FORWARD OPERATING BASE SHARANA, Afghanistan — Army Lt. Col. Dave Preston and Army Command Sgt. Maj. Gary Holder are the command team for the 801st Brigade Support Battalion, a unit that provides food, fuel, ammunition and more for soldiers assigned to the 101st Airborne Division’s 4th Brigade Combat Team here.
“The challenges here in Paktika are the hardest thing I’ve ever dealt with in my career, but our soldiers make it easy,” Preston said. “They care, and they bust their tails on a daily basis.”
Preston said he keeps his soldiers “outside the wire” much of the time, making sure the brigade’s outlying troop locations have all the supplies that they need, in keeping with the battalion’s motto: “No Mission Will Fail Due to Logistics.”
“Here at Sharana we’re living pretty good,” Preston said. “But probably five out of seven days of the week, there’s a member of this battalion out on an outlying [forward operating base or combat outpost] helping out.”
Preston said he and Holder identified their two-word mission focus as soon as they arrived in Afghanistan: support forward.
Preston said he and members of his staff visit the brigade’s 20-plus installations positioned throughout Paktika province regularly, spending two days each week walking the bases where soldiers live and identifying ways to improve living conditions.
“I ask the chain of command when I leave, ‘What are your top three needs?’ ” Preston said. “A lot of times, there’s a helicopter there the next day with what they want.” Preston said his battalion has provided the smaller posts with showers and cold-storage containers for food„ as well as ensuring regular mail and fuel delivery to even the most-remote locations.
Medical teams also regularly visit the small troop locations, Preston said, noting, “That keeps your combat power forward [and] it builds trust. Everybody knows our providers, and they love our providers.”
“We had to gain credibility by coming through,” he said. “Support soldiers kind of get a bad rap in an infantry brigade … we have to get out there and do everything we can for them, which is what we’ve done.”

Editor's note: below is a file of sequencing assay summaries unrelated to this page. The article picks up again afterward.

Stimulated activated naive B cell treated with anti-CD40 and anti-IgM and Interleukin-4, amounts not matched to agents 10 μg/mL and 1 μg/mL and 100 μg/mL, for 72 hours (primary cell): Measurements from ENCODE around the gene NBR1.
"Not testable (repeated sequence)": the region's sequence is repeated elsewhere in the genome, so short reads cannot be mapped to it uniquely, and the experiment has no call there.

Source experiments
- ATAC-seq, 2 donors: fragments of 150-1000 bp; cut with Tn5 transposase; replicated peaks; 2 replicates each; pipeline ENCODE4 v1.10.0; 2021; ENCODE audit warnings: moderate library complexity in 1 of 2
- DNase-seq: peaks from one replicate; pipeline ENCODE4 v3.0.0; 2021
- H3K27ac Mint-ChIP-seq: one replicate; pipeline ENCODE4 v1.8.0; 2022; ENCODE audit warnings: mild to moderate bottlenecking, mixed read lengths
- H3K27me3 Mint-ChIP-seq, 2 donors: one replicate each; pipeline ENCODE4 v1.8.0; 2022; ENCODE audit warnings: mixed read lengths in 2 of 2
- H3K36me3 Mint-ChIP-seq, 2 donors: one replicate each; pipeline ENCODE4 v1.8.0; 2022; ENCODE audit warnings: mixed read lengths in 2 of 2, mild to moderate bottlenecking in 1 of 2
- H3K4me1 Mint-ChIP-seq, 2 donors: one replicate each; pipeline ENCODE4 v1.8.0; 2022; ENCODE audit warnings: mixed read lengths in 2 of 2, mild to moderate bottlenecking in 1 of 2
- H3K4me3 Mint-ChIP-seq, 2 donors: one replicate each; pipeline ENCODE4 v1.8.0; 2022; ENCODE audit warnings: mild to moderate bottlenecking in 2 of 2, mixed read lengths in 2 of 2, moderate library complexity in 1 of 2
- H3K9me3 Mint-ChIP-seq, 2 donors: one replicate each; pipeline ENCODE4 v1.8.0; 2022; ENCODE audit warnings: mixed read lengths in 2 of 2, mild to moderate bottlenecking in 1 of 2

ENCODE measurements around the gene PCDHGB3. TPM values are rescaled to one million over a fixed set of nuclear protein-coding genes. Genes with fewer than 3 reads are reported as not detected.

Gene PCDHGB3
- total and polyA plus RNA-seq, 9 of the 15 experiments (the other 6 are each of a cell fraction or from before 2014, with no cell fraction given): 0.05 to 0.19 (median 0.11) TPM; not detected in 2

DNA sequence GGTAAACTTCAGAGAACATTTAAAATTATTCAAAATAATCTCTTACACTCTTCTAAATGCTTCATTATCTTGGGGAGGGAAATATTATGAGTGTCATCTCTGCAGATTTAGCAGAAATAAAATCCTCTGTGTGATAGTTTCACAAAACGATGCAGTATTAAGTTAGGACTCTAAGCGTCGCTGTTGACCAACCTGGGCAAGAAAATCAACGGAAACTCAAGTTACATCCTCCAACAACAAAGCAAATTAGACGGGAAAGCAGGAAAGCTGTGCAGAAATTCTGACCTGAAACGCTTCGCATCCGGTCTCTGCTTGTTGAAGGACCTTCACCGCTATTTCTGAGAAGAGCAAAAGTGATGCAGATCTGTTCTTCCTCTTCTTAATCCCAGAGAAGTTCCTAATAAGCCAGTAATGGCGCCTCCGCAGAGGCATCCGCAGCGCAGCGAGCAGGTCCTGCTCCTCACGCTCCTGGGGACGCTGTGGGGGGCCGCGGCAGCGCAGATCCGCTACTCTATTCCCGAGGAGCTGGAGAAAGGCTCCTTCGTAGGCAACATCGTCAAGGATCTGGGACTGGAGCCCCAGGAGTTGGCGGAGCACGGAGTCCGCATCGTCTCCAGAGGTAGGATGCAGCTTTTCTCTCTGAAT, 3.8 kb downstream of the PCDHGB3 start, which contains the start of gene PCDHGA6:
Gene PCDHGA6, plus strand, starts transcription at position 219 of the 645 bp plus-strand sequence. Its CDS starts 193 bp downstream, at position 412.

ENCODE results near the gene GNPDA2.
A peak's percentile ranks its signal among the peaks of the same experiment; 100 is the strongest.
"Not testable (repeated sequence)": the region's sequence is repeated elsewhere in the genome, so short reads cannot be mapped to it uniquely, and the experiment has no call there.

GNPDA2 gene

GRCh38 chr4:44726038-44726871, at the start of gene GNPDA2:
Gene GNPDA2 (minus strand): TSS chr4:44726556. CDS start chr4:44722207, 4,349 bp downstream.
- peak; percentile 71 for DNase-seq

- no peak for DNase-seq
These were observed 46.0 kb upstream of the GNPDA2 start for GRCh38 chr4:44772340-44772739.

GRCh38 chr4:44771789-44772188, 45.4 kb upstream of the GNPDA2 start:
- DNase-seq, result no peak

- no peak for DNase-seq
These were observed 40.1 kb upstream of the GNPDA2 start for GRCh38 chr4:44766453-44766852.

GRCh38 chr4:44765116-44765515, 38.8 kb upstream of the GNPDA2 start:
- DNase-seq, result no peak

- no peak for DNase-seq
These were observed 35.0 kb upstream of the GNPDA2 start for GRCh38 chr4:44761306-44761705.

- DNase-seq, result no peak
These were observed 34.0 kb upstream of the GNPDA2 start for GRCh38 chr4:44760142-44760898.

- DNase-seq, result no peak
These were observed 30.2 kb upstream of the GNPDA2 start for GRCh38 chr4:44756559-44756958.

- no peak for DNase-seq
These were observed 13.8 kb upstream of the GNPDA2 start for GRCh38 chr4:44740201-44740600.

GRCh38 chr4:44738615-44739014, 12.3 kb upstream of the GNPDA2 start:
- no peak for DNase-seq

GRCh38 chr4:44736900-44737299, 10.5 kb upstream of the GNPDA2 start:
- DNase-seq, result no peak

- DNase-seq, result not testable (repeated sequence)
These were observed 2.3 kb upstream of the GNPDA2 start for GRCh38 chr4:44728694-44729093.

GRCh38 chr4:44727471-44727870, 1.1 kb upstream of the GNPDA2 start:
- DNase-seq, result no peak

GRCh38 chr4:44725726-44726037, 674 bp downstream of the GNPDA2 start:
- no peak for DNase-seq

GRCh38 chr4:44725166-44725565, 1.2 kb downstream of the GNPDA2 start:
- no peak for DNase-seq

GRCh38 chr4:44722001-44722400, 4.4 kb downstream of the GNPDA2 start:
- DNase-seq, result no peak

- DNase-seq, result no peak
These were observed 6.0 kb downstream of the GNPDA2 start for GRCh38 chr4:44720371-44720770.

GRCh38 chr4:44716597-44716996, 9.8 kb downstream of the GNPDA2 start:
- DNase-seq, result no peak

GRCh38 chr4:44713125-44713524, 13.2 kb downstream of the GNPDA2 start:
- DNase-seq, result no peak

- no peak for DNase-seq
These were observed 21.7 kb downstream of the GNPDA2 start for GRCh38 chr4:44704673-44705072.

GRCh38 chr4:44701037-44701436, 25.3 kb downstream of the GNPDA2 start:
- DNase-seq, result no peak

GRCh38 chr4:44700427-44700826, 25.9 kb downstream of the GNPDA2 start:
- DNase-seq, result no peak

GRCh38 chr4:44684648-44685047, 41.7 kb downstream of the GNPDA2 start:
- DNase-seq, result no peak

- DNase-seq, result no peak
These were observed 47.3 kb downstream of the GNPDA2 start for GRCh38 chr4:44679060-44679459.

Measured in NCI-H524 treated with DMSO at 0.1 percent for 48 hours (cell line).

Preston credits his four companies of troops with a long list of accomplishments: delivering 6 million pounds of cargo by helicopter, providing force protection for supply convoys to areas accessible by road, managing 9,400 categories of supply items, rebuilding an entire fleet of forklifts, running the medical clinic, and supplying fuel for vehicles and generators.
“They’ve never let us down when we’ve set a standard for them,” Preston said.
The lieutenant colonel said his battalion’s companies have worked hard with their Afghan counterparts.
The medical company set up and conducted a version of the Army’s Expert Field Medical Badge competition with their Afghan partners, Preston said.
The Afghan competition consisted of 15 tasks including treating a patient under fire, litter carry, evacuating a patient by helicopter, and a road march, Preston said.
“They did that for the whole day,” he said. “They’ve never done anything like that before — incredible training that the soldiers [have] had.”
Similar competitions are planned for the battalion’s other two companies, Preston said. One of the companies will run a truck rodeo with driving tasks, he said, and the other will conduct a mechanics’ rodeo.
“The Afghans love competition,” he said. “So we set that up, and for a month prior our guys are training them on all these tasks. So they get excellent training and it’s fun for them.”
Preston said he and his staff put a priority on maintaining high morale in the battalion.
“We’re here 365 days, working 18 hours‑a ‑day, seven-days-a-week,” he said. “So we do things like monthly barbecues … we’re in combat here and we don’t lose sight of that, but we try to keep an environment where it’s not serious 24 hours-a-day.”
Holder agreed that maintaining morale for the troops has been a high priority during the deployment. Making sure the soldiers have internet access, so they can stay in touch with their families, “has been a huge morale boost,” he said.
“Something as small as allowing them to wear [physical training uniforms of shorts and T‑shirts] on Sundays, when they’re not turning wrenches or working on a forklift,” gives soldiers a needed break, Holder said.
It’s also important to provide the troops with enough rest time, Holder said.
“We’ve seen what happens when you just try to work someone for 365 days,” he said. “Somewhere in the middle, they just fall on their face. So we try our best to give them one day-a-week where they can relax a little.”
Preston said he and Holder have been planning the battalion’s transition to its replacement unit for six months, streamlining contracts and clearing broken down equipment from troop locations to make the incoming unit’s job easier.
“It’s about being a professional organization,” he said. “Everybody complains about the way they get things handed to them — well, we’re not going to give [our replacements] anything to complain about.”
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